The New Matthew Bible is the only ‘modern’ Bible which is not.
This is the New Testament of William Tyndale, his final revision of 1535, now gently updated. It is not a new translation. It is William Tyndale’s work made understandable for today with the light editorial touch of Ruth Magnusson Davis.
This New Testament was first published in the 1537 Matthew Bible by a friend of Tyndale, his fellow Englishman John Rogers, who also added chapter summaries and commentaries. Rogers’ historic summaries are included here. (Baruch House has published a print version of the New Testament as The October Testament, which also contains the commentaries.)
Few people are aware that the Matthew Bible formed the base of the King James Version, but everyone will recognize the familiar language. Ruth has maintained Tyndale’s beautiful style and guarded the historic language of the faith. She has also been faithful to every detail. For example, ‘tribute’ is not changed to ‘tax,’ as modern Bibles have done in the Gospels and at Romans 13:6.
‘Tribute’ is a special levy paid to a foreign power for protection or as a sign of submission. ‘Tax’ is a more general word and suggests domestic payments. The Jews were required to pay tribute to Rome, a hated conqueror, from whom they hoped Messiah would deliver them. They did not want to hear that they should continue to pay it (Matthew 22:21, Romans 13:7). However, this teaching helps them (and us) understand not only that we should pay all lawful dues, but, more importantly, that the Messiah did not come to win political emancipation for the Jewish people. For his kingdom is not of this world (John 18:36). He is a spiritual redeemer to both Jew and Gentile, and came to win eternal life for everyone who would believe on his name. But this lesson is lost when the words and historical context are altered.
Tyndale’s New Testament informs and feeds the Christian soul with sweet clarity and truth.
These Scriptures have been made available on the Internet for your personal use only. Any other use including, but not limited to, copying or reposting on the Internet is prohibited. These Scriptures may not be altered or modified in any form and must remain in their original context. These Scriptures may not be sold or otherwise offered for sale.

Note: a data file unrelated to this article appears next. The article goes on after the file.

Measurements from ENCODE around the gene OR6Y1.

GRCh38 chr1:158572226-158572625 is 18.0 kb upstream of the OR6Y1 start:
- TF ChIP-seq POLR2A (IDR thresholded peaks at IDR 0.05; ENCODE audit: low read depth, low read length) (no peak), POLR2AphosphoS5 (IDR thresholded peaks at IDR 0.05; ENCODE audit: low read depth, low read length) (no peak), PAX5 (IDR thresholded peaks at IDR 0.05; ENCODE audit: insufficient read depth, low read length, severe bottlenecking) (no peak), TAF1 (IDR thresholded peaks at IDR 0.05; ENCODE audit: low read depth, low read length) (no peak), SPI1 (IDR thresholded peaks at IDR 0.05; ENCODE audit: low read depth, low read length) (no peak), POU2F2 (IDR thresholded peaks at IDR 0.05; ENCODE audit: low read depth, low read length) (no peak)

These Scriptures are not shareware and may not be duplicated.
When quotations from the NMB (New Matthew Bible) text are used in non-salable media such as church bulletins, orders of service, posters, transparencies or similar media, a complete copyright notice is not required, but the initial NMB must appear at the end of each quotation.
About Baruch House Publishing
Ruth Magnusson Davis founded Baruch House Publishing in 2005 to publish her first book, True to His Ways. In 2009 she founded the New Matthew Bible Project, to focus on increasing awareness of the Matthew Bible, and to update it so that people today may appreciate its fullness and truth. The updated version will be known as the New Matthew Bible or ‘NMB.’
The little-known Matthew Bible was first published in 1537. The work of three men, it includes Tyndale’s New Testament and his Old Testament translation from Genesis through to 2 Chronicles. The rest of the Old Testament and most of the Apocrypha are the work of Myles Coverdale, who translated mainly from Martin Luther’s German Bible; his work therefore has all the clarity and flavour of that great Reformer. Then a third man, John Rogers, compiled Tyndale’s and Coverdale’s translations, added commentaries and study helps, and published the whole under the name ‘Thomas Matthew.’ The reason for the pseudonym was to conceal the involvement of William Tyndale, whose work had been outlawed in England. Rogers’ work became known as the Matthew Bible or Matthew’s version.
Ruth Magnusson Davis is a retired lawyer and student of early modern English and the Reformation. In 2009 she retired from her law practice to devote herself to the New Matthew Bible project. In 2016, the NMB New Testament was published, called The October Testament. It contains not only Tyndale’s New Testament, but also Rogers’ notes and commentaries and Tyndale’s prologues, all gently updated for today.
Also from Baruch House, look for The Story of the Matthew Bible. This is the first book ever devoted just to telling the neglected history of the Matthew Bible and the men who died for it.
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